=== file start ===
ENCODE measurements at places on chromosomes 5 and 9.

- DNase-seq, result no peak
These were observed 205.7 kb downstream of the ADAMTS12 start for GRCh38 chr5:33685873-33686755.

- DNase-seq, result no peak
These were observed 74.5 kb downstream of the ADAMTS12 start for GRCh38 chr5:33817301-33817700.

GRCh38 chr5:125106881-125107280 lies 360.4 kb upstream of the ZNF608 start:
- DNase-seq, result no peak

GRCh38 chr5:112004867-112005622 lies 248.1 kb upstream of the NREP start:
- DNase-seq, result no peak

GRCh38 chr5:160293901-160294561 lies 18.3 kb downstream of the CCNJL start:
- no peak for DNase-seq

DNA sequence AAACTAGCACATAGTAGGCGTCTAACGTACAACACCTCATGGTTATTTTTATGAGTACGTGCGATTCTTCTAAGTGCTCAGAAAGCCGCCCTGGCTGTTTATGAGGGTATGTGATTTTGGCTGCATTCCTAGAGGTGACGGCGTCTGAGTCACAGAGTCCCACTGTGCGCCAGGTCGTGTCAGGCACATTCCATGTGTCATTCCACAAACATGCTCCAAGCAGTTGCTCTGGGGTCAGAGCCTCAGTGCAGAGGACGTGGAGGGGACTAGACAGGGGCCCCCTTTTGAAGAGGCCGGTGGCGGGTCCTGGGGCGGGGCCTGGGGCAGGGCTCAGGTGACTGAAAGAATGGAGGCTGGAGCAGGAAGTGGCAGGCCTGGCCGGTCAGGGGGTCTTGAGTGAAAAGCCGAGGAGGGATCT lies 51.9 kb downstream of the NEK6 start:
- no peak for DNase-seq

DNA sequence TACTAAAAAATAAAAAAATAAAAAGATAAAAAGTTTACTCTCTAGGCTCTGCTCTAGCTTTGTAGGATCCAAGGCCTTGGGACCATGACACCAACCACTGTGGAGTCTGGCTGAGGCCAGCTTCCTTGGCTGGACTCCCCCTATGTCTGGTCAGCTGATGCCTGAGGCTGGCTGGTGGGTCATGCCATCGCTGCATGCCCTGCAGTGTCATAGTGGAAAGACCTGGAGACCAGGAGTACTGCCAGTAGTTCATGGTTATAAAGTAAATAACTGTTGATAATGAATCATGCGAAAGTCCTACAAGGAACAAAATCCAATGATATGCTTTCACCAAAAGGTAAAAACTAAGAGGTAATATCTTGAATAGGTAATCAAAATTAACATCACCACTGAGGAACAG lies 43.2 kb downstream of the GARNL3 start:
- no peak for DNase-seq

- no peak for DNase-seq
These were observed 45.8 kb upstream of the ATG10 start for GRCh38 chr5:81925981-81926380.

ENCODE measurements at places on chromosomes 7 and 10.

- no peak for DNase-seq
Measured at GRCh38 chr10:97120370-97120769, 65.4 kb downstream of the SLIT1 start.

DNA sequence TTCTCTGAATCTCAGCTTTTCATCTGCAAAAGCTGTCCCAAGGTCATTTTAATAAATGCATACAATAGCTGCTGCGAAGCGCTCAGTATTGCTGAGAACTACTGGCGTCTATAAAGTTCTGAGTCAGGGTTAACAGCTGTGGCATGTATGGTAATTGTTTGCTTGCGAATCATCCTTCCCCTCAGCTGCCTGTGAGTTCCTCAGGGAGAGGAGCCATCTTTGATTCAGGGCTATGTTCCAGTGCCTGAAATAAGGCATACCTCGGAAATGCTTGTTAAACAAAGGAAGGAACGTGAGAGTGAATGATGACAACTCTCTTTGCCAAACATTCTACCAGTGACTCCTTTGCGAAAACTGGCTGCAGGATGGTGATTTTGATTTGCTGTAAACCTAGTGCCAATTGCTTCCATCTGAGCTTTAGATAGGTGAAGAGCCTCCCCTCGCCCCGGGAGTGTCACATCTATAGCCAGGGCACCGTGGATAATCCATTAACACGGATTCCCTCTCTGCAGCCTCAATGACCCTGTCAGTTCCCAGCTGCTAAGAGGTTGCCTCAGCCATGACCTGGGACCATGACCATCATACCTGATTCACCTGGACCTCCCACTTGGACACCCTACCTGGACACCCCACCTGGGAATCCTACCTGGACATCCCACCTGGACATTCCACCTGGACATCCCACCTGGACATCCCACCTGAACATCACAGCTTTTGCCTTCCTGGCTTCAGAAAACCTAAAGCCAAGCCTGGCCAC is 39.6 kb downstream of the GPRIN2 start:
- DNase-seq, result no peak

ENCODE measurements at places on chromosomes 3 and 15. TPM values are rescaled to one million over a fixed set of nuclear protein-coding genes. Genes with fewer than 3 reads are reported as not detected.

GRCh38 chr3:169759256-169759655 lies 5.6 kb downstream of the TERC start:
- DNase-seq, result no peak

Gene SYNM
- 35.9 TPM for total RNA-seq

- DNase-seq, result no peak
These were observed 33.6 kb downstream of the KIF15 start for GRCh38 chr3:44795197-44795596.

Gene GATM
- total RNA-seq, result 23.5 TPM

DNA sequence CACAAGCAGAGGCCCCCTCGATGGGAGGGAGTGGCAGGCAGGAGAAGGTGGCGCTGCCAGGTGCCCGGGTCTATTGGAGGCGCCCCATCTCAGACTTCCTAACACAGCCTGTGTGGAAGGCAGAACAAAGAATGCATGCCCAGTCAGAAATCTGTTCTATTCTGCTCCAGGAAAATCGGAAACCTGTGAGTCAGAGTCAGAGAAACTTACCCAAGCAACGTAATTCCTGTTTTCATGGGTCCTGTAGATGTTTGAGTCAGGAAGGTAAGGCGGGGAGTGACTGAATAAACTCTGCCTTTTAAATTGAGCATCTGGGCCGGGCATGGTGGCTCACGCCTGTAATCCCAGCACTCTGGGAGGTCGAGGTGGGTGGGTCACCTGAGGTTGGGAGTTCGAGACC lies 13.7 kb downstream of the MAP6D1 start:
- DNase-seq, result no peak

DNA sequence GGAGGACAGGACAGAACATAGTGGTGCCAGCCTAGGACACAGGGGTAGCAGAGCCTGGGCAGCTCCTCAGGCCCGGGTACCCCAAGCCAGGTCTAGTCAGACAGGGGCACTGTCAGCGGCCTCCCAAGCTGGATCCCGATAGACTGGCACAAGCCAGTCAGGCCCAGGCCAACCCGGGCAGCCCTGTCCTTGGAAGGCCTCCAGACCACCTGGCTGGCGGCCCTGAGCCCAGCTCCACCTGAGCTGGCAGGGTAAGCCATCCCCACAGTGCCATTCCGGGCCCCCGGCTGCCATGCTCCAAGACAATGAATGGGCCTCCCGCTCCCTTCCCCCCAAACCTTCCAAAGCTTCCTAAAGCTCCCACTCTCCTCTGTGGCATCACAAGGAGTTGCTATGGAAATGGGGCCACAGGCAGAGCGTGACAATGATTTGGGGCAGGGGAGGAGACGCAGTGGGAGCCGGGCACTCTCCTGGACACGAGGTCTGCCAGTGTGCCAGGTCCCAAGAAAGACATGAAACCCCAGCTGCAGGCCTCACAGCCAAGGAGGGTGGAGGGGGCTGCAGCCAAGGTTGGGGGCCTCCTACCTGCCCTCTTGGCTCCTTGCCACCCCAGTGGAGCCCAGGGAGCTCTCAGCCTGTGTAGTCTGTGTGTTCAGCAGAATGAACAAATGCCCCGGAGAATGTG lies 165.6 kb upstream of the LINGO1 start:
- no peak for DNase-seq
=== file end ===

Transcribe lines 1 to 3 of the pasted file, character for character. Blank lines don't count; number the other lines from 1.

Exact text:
ENCODE measurements at places on chromosomes 5 and 9.

- DNase-seq, result no peak
These were observed 205.7 kb downstream of the ADAMTS12 start for GRCh38 chr5:33685873-33686755.